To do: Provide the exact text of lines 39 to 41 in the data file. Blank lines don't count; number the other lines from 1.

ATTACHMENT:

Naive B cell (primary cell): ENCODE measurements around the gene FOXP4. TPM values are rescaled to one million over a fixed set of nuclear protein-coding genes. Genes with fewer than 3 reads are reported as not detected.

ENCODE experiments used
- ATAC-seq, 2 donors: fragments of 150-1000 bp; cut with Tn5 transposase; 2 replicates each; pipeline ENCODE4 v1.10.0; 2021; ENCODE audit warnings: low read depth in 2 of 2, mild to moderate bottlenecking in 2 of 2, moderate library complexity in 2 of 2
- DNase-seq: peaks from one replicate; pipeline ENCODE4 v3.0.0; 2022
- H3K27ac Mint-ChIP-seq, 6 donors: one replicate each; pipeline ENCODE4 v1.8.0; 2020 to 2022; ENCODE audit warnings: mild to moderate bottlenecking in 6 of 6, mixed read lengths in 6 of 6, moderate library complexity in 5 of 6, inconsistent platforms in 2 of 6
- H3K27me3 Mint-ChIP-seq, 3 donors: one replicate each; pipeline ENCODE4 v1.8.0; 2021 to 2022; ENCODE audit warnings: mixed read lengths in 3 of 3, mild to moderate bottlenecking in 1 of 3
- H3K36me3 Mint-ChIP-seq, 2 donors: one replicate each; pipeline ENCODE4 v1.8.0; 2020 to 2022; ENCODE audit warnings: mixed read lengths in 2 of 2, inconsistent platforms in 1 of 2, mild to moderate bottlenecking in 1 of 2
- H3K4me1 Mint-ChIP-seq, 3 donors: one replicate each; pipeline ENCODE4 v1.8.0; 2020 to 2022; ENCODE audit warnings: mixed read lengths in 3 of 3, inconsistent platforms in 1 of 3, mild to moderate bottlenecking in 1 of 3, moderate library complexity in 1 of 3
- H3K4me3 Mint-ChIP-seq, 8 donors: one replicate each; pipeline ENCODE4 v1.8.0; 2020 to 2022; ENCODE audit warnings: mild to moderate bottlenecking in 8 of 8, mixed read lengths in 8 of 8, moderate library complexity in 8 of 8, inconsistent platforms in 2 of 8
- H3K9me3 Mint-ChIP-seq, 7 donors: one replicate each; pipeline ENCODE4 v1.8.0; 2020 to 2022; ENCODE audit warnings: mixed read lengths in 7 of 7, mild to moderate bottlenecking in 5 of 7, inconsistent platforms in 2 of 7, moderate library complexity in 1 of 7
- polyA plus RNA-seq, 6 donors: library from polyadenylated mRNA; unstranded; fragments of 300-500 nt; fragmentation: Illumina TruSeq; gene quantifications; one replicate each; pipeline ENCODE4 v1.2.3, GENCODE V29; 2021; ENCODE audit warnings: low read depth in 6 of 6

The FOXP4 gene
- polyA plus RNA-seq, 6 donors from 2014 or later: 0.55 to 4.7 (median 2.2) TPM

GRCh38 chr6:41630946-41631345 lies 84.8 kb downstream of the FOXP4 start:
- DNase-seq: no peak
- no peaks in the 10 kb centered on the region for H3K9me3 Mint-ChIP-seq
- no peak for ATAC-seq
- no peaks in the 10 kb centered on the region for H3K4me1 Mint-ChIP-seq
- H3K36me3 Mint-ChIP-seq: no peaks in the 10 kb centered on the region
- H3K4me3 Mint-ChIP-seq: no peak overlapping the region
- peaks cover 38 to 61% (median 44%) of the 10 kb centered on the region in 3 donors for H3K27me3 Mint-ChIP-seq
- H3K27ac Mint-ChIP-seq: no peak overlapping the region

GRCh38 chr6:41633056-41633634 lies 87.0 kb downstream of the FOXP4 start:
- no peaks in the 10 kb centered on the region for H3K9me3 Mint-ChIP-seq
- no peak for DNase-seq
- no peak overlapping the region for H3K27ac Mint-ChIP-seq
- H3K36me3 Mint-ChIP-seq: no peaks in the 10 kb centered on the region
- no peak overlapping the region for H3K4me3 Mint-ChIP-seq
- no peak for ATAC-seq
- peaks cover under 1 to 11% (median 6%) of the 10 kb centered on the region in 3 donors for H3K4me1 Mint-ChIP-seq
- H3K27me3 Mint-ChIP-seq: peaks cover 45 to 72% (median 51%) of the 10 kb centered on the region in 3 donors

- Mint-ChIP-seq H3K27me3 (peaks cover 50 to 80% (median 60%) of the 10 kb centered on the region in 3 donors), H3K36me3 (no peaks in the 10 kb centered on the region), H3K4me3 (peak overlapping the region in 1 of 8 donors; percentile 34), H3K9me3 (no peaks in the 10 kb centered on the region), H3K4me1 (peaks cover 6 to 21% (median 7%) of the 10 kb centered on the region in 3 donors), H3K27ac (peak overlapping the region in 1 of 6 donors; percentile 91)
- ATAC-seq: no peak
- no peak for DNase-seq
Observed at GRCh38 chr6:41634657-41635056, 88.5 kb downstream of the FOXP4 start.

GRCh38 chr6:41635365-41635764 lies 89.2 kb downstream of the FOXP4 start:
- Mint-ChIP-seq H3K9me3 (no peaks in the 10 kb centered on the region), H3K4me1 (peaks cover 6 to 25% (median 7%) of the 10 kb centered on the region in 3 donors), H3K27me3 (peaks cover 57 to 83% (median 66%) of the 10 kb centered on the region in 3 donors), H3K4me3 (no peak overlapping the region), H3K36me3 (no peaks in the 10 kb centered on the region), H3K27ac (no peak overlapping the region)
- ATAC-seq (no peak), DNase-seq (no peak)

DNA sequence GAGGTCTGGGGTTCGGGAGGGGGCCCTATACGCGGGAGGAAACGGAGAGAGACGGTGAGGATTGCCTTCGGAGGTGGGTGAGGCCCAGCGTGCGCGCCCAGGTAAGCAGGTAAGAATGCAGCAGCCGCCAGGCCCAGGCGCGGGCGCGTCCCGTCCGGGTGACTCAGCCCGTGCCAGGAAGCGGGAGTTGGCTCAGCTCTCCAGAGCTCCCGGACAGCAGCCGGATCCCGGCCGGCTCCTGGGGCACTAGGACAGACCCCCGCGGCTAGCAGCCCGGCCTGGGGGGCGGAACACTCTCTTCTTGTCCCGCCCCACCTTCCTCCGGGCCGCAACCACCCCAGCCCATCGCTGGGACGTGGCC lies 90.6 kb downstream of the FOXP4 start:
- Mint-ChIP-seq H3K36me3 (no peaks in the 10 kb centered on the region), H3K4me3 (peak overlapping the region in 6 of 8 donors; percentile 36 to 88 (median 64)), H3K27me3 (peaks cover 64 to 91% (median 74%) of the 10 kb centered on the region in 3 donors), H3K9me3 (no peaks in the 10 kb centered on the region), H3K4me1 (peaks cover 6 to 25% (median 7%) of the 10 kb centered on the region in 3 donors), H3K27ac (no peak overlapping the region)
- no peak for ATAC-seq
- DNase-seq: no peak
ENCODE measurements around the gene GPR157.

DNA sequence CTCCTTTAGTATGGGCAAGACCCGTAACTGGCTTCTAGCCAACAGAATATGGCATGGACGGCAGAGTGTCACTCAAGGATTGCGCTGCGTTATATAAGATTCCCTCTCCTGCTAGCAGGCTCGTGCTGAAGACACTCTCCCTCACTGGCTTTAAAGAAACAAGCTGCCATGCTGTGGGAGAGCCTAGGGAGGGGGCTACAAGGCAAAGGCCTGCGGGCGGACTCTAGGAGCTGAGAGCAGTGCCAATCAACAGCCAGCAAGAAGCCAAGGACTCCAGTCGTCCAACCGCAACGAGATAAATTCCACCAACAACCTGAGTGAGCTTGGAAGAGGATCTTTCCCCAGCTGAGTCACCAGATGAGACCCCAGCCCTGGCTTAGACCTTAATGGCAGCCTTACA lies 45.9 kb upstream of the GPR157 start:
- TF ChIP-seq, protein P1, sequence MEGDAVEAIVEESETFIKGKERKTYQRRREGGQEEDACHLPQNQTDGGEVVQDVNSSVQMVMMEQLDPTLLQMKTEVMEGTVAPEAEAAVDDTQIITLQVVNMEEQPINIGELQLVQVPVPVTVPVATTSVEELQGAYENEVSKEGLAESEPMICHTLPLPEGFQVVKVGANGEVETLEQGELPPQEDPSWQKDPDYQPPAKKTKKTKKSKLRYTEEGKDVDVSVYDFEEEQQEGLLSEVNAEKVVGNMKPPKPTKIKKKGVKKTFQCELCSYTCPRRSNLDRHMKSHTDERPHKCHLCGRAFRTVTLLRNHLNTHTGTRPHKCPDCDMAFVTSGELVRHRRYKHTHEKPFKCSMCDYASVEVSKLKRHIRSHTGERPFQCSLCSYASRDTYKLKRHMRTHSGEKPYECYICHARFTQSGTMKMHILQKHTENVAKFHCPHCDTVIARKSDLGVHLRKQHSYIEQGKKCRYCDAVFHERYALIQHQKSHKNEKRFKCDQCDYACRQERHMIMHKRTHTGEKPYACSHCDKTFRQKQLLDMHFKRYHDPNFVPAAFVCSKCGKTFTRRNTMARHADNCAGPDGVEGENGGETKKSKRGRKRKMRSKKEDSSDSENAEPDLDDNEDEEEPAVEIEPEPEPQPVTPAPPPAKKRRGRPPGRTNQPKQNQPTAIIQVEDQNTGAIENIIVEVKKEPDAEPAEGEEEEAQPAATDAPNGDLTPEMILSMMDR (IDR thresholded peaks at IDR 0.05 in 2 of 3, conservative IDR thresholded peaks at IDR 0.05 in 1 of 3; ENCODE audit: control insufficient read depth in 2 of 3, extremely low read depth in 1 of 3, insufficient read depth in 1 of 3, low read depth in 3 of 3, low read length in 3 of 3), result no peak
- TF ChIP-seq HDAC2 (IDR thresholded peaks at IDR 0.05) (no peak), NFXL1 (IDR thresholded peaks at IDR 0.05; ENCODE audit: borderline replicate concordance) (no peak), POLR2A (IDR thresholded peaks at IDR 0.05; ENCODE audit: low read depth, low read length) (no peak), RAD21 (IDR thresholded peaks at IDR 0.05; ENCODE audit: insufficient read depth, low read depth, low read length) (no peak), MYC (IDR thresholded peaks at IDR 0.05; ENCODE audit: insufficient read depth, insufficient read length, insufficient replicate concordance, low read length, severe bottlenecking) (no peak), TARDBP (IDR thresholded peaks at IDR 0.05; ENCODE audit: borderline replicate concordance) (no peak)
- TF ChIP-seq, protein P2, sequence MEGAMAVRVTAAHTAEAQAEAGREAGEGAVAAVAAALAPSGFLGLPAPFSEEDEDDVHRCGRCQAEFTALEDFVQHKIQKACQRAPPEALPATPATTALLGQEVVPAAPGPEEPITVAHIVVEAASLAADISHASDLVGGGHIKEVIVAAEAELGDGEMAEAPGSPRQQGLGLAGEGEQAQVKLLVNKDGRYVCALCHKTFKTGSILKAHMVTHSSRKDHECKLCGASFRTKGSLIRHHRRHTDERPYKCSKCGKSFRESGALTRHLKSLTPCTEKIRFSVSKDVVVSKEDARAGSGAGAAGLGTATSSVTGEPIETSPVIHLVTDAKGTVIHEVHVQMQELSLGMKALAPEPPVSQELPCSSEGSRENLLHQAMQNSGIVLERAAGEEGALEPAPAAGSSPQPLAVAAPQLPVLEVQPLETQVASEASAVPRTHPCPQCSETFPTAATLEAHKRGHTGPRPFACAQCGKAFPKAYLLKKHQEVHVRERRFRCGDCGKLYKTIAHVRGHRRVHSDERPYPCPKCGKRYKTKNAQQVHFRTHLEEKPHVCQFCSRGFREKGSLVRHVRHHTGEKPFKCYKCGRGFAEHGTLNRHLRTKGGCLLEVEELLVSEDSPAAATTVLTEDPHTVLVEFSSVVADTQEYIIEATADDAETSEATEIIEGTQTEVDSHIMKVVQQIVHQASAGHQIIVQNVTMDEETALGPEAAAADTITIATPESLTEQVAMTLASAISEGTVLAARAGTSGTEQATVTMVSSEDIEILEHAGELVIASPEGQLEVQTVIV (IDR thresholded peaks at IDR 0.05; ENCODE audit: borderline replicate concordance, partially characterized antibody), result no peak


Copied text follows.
DNA sequence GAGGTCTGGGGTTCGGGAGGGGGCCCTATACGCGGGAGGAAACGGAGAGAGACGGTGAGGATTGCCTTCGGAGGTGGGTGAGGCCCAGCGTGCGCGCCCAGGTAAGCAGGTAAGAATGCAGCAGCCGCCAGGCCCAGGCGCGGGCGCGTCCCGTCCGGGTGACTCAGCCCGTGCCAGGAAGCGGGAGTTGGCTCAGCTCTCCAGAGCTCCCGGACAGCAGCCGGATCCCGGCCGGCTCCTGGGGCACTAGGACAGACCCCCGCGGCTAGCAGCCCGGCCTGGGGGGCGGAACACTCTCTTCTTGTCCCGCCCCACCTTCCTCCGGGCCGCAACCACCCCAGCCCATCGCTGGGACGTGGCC lies 90.6 kb downstream of the FOXP4 start:
- Mint-ChIP-seq H3K36me3 (no peaks in the 10 kb centered on the region), H3K4me3 (peak overlapping the region in 6 of 8 donors; percentile 36 to 88 (median 64)), H3K27me3 (peaks cover 64 to 91% (median 74%) of the 10 kb centered on the region in 3 donors), H3K9me3 (no peaks in the 10 kb centered on the region), H3K4me1 (peaks cover 6 to 25% (median 7%) of the 10 kb centered on the region in 3 donors), H3K27ac (no peak overlapping the region)
- no peak for ATAC-seq